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Interact Cardiovasc Thorac Surg. 2014 Oct;19(4):650-5. doi: 10.1093/icvts/ivu207. Epub 2014 Jul 3.

Low protein content of drainage fluid is a good predictor for earlier chest tube removal after lobectomy.

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Department of Thoracic Surgery, Sureyyapasa Chest Diseases and Thoracic Surgery Teaching and Research Hospital, Istanbul, Turkey
Department of Thoracic Surgery, Sureyyapasa Chest Diseases and Thoracic Surgery Teaching and Research Hospital, Istanbul, Turkey.



Owing to the great absorption capability of the pleura for transudates, the protein content of draining pleural fluid may be considered as a more adequate determinant than its daily draining amount in the decision-making for earlier chest tube removal. In an a priori pilot study, we observed that the initially draining protein-rich exudate converts to a transudate quickly in most patients after lobectomies. Thus, chest tubes draining high-volume but low-protein fluids can safely be removed earlier in the absence of an air leak. This randomized study aims to investigate the validity and clinical applicability of this hypothesis as well as its influence on the timing for chest tube removal and earlier discharge after lobectomy.


Seventy-two consecutive patients undergoing straightforward lobectomy were randomized into two groups. Patients with conditions affecting postoperative drainage and with persisting air leaks beyond the third postoperative day were excluded. Drains were removed if the pleural fluid to blood protein ratio (PrRPl/B) was ≤0.5, regardless of its daily draining amount in the study arm (Group S; n = 38), and patients in the control arm (Group C; n = 34) had their tubes removed if daily drainage was ≤250 ml regardless of its protein content. Patients were discharged home immediately or the following morning after removal of the last drain. All cases were followed up regarding the development of symptomatic pleural effusions and hospital readmissions for a redrainage procedure.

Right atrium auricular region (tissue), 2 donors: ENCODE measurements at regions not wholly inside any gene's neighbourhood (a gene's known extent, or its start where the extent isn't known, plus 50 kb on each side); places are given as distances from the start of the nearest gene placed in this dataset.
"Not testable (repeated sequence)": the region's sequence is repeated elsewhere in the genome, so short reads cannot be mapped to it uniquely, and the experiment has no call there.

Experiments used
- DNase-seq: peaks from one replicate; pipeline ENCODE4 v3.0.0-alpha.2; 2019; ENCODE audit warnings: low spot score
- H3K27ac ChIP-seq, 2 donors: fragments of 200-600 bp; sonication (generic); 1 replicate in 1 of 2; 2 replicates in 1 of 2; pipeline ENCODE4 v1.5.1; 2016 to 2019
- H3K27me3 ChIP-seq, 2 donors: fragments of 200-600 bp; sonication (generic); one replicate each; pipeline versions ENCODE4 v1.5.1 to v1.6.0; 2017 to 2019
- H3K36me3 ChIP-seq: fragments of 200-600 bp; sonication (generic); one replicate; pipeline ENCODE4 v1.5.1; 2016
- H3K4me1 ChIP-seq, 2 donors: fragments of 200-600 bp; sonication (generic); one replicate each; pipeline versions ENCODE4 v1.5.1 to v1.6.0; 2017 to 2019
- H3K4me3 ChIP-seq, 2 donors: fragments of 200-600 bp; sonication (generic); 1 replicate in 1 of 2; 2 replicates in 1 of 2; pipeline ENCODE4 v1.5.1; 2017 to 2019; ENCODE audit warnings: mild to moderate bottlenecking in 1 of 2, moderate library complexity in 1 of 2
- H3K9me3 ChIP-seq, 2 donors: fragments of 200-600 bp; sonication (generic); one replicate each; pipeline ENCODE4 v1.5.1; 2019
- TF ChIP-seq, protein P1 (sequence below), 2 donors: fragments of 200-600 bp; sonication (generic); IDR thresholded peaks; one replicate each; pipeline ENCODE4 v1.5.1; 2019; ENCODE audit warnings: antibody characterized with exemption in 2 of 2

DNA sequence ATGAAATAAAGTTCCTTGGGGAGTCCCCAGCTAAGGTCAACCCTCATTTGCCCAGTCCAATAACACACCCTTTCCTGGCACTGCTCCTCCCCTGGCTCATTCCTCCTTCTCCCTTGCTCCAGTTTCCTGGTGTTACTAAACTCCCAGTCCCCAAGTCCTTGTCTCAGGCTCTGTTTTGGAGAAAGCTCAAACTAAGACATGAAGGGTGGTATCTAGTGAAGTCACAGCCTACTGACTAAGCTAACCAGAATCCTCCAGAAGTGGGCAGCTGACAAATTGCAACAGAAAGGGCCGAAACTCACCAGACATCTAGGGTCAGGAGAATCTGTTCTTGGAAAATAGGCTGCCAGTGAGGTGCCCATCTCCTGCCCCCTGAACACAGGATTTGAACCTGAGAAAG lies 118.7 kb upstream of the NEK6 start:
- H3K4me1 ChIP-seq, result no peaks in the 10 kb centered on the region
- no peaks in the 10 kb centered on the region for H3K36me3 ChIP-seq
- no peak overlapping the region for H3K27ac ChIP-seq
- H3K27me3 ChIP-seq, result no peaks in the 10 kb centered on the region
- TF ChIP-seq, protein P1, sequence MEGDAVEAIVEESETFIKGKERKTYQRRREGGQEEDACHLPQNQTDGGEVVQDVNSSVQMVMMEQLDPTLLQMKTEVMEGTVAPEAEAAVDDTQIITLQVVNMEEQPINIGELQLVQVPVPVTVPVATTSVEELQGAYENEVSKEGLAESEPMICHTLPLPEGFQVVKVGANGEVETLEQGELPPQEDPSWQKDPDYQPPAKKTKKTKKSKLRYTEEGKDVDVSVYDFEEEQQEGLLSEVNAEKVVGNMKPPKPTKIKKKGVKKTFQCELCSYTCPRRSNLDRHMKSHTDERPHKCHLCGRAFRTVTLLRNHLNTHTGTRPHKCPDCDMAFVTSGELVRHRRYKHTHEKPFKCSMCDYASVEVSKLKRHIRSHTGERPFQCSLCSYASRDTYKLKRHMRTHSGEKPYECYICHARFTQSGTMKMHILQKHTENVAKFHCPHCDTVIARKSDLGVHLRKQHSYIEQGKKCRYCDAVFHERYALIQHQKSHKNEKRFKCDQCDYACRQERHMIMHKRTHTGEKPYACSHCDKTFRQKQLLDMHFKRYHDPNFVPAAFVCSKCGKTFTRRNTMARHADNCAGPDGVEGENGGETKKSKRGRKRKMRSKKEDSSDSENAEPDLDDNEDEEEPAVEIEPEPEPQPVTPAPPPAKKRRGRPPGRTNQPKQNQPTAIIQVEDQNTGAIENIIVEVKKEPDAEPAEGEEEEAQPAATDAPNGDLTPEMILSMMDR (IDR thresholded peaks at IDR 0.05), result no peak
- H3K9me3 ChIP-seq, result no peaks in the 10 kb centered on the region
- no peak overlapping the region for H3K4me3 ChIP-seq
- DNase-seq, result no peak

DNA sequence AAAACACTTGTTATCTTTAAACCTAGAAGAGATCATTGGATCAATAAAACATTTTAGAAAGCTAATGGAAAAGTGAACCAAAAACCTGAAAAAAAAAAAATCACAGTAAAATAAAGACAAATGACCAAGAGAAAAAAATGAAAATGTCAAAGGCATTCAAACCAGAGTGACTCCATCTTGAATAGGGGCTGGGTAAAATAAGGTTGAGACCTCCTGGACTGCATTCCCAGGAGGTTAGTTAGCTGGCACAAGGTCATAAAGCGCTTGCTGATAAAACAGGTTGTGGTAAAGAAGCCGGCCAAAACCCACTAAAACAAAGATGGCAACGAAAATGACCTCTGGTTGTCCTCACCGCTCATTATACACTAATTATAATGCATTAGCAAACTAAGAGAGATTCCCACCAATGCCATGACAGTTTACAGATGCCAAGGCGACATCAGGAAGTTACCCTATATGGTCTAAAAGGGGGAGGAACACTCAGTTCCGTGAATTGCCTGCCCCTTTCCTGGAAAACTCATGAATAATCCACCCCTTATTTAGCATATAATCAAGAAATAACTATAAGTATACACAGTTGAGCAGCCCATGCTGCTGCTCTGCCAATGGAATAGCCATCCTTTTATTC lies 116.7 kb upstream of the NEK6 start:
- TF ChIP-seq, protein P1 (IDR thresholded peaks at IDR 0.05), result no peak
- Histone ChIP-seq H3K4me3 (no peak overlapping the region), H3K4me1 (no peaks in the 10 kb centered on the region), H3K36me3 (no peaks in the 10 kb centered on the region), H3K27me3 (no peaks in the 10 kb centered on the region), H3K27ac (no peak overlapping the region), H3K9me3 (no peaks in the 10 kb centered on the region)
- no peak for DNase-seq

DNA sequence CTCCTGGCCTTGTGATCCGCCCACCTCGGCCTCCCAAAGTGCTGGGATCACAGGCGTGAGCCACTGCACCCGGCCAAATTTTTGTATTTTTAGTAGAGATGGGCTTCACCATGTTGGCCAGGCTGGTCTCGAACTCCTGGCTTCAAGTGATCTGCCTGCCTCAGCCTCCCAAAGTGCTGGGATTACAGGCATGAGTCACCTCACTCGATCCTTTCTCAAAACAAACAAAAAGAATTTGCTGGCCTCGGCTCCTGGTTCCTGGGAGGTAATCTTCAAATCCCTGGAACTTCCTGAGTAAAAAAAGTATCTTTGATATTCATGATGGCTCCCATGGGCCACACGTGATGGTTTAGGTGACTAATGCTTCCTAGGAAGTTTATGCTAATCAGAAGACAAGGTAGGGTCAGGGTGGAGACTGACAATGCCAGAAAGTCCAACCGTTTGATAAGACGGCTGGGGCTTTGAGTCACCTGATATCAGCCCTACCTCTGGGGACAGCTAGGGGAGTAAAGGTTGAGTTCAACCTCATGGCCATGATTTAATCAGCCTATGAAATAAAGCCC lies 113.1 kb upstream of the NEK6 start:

Demographic and clinical characteristics as well as the pattern of decrease in PrRPl/B were the same between groups. The mean PrRPl/B was 0.65 and 0.67 (95% CI = 0.60-0.69 and 0.62-0.72) on the first postoperative day, and it remarkably dropped down to 0.39 and 0.33 (95% CI = 0.33-0.45 and 0.27-0.39) on the second day in Groups S and C, respectively, and remained below 0.5 on the third day (repeated-measures of ANOVA design, post hoc 'within-group' comparison of the first postoperative day versus second and third days; P < 0.002). Eleven of 38 (29%) and 16 of 27 (59%) patients' chest tubes were, respectively, removed on the first and second postoperative days in Group S, but only two of 34 (6%) and ten of 32 (31%) patients, respectively, had their chest tubes removed in Group C (two-tailed Fisher's exact test, P = 0.02 and 0.005 for the first and the second postoperative days, respectively). On the third postoperative day, daily drainage remained ≥250 ml in 22 (65%) patients, among whom, 17 (77%) would have their chest tubes removed on the PrRPl/B value in Group C. However, drains could not be removed due to the high protein content of draining fluid despite the acceptable volume of daily drainage in only three (27%) of 11 cases in Group S (McNemar's paired proportions test, P = 0.009). The mean chest tube removal time (2.1 ± 0.9 vs 2.9 ± 1.0 days; P < 0.001) and the median hospital stay [3 days (IQR: 1-3) vs 4 days (IQR: 2-4), P < 0.003] were significantly shorter in Group S. None of the patients required a redrainage procedure due to a persistent and symptomatic pleural effusion.


Regardless of the daily drainage, chest tubes can safely be removed earlier than anticipated in most patients after lobectomy if the protein content of the draining fluid is low.


Chest tube removal; Drainage; Pleural fluid

[Indexed for MEDLINE]

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